In its 2008 work, the U.S. Geological Survey released a scenario study for magnitude 7.8 earthquake on the southern San Andreas fault, known as the "Great Shakeout" earthquake scenario. Such an earthquake could cause over 1,800 deaths and significantly impact and displace over 100,000 households. Structure and contents damage could cost over $100 billion. Also, business interruption and traffic delay costs could generate a comparable indirect loss of $100 billion.
In northern California, similar loss levels are estimated by the scenario studies for repeats of the 1868 Hayward and 1906 San Francisco earthquakes. Estimates are that there could be over 100,000 uninhabitable housing units, with as many as 220,000 people displaced. For the Hayward scenario economic losses could be as high as $235 billion, and insurance losses of up to $30 billion.
Outside of California, large earthquakes centered near the metropolitan areas of New York, Charleston, St. Louis or Memphis, and Seattle or Portland could also generate multi-billion dollar economic loss scenarios. Also, because earthquake insurance penetrations are higher in seismic regions outside California, the proportion of insurance payouts would also likely be higher than the proportions expected within California.
Given those scenarios, Johnson offers this advice for insurers and policyholders in looking at 2010 and beyond.
"We've had some recent wakeup calls in Northern and Baja California, Haiti, and Chile to remind us that earthquakes are a real and present risk," she says, adding that valuable new science has been introduced in the last couple of years with some fairly strong prognoses that large damaging earthquakes are coming. "Insurers and policyholders need to develop risk management strategies that properly evaluate the assets they are trying to protect as well as the physical and economic conditions of the surrounding region."
Johnson notes that state and local governments are fiscally challenged, and infrastructure has been neglected for a number of decades. In 2009, for example, the American Society of Civil Engineers gave the state of U.S. infrastructure a grade of "D," and estimated that it would cost $2.2 trillion to upgrade it. Also, excessive damage to transportation and utility systems could cause unanticipated and prolonged business disruptions. In addition, current economic conditions of a region can also be a factor in delaying or accelerating recovery. Governing capacity and leadership can also influence the recovery.
"Even though the private sector might be ready to respond, the public sector must be able to engage too," Johnson says. "Haiti is an extreme example of a government that is overwhelmed and unable to manage the catastrophic scale of this disaster."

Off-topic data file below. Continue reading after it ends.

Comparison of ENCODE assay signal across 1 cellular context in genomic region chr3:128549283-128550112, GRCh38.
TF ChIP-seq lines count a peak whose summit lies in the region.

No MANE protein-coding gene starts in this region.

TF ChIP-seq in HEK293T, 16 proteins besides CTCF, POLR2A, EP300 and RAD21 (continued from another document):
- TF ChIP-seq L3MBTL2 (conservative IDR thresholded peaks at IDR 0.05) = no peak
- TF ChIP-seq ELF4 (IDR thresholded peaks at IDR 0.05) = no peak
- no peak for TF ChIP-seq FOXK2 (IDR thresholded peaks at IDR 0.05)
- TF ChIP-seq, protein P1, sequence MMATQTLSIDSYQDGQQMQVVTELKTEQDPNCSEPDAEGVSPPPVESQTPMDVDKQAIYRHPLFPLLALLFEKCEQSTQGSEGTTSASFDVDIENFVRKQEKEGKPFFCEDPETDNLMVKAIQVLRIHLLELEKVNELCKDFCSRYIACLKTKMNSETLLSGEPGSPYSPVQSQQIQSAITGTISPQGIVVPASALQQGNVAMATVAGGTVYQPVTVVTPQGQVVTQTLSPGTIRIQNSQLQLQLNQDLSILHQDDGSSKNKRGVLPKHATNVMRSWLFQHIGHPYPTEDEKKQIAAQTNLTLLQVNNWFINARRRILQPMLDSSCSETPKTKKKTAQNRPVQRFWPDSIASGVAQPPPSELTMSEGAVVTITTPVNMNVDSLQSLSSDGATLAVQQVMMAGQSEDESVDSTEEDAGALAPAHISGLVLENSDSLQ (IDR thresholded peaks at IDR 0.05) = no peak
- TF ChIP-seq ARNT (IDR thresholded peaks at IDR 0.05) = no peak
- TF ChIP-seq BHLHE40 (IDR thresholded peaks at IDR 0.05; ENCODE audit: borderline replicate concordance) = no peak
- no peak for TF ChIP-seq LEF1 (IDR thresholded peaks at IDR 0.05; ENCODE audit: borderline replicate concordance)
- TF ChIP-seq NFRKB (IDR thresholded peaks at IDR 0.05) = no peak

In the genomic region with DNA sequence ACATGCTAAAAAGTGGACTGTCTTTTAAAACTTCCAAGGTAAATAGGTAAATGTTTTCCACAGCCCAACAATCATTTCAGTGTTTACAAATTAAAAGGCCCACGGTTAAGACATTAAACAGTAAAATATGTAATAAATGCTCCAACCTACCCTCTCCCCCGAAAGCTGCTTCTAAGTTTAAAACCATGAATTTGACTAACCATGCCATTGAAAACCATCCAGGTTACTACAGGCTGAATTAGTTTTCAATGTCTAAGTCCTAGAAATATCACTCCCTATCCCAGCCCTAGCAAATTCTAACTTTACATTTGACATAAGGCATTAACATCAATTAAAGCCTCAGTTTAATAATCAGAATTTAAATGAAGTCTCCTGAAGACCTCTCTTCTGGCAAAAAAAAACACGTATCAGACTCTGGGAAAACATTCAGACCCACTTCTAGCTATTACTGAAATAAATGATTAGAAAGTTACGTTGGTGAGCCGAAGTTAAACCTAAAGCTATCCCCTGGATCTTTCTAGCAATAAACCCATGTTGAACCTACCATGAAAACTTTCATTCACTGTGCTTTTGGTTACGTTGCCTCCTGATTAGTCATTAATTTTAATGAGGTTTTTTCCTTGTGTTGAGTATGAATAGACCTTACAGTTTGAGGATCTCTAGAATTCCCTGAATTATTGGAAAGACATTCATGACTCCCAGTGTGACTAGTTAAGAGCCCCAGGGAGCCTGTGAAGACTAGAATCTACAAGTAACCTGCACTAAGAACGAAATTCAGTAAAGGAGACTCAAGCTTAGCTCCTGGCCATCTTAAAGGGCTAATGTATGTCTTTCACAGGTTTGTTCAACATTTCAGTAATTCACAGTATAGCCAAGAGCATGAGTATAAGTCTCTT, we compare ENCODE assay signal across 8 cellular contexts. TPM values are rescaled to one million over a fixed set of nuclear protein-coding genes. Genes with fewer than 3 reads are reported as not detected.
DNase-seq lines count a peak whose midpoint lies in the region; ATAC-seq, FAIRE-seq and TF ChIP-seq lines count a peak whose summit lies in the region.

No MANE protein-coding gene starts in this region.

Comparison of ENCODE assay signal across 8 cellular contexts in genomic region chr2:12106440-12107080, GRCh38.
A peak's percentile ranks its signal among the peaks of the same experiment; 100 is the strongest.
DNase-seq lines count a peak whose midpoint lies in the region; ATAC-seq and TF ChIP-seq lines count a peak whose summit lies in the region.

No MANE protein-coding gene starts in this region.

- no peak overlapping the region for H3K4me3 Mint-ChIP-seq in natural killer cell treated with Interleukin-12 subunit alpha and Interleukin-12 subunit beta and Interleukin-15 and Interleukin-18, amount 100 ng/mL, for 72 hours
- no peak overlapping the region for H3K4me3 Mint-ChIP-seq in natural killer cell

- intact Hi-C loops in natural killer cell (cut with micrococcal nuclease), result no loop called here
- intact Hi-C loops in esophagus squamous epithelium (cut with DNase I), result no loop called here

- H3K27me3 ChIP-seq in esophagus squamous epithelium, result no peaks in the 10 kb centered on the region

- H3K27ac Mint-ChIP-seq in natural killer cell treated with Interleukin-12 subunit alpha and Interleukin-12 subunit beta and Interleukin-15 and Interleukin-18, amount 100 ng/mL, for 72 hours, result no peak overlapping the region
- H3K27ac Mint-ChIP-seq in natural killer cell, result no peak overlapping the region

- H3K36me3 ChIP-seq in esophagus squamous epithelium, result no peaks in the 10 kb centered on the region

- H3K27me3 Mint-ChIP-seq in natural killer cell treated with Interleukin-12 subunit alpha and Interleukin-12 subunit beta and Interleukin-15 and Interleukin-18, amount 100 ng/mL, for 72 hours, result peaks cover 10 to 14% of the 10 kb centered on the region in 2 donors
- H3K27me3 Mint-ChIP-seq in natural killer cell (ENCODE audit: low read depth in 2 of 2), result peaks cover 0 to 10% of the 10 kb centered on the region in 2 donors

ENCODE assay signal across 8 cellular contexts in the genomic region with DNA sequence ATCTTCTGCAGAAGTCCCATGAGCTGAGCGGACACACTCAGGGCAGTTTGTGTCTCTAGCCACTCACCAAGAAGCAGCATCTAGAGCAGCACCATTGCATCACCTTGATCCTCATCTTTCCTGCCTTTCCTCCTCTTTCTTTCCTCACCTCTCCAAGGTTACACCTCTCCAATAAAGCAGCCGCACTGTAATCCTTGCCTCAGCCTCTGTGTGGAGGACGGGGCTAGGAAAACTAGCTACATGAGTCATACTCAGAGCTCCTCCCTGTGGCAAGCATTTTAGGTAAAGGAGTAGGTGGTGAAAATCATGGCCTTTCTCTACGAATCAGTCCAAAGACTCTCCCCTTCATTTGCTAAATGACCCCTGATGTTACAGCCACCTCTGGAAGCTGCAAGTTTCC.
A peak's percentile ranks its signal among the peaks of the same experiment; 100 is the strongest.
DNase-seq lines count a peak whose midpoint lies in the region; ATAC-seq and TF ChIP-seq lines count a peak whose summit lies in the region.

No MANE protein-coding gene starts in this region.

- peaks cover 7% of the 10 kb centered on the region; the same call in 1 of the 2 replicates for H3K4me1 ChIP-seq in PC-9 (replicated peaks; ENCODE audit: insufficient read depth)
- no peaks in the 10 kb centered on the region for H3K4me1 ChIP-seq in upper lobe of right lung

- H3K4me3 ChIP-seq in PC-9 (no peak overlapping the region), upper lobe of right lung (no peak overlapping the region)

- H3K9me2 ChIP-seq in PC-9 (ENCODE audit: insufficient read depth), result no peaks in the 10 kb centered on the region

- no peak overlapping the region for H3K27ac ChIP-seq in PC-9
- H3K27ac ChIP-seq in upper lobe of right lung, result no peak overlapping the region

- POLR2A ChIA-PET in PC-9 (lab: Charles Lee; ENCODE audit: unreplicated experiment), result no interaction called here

So what can be done to limit damage and exposure should that massive event, or more than one, take place? Sanjay Godhwani, FCAS, MAAA, executive vice president and Property Division executive of Lexington Insurance, says several things need to happen, including:
-- Insurers need to protect capital today and develop contingency plans for raising capital quickly if needed in the future.
-- Buyers need to adequately estimate potential losses. While history is always an important source of risk management information, using models to examine the historical record enables more robust risk management analyses and more informed decision-making.
-- Buyers should consider questions like: Are potential business interruption losses and the prolonged effects of damage to regional infrastructure systems accounted for in your insurance purchase? Are attempts to cut costs (and hence take on larger deductible or quota share positions) leaving you with less limits and more vulnerability?
Godhwani concludes, "As the frequency and severity of unexpected catastrophic events has increased, companies should seek relationships with insurance companies who offer the longevity and financial stamina to weather these unexpected events with their policyholders."
To learn more visit www.Lexingtoninsurance.com to access information such as a recent whitepaper, Winds of Change: The Shifting Landscape of Catastrophic Risk including expert views from Dr. Laurie Johnson, Sanjay Godhwani, and other well known experts and view the webcast, Lessons Learned in Chile and U.S. Earthquake Resiliency to hear lessons learned from the 2010 Chilean earthquake and how these lessons are directly relevant and transferable to the U.S, and our catastrophic risk management preparedness.
June 1, 2010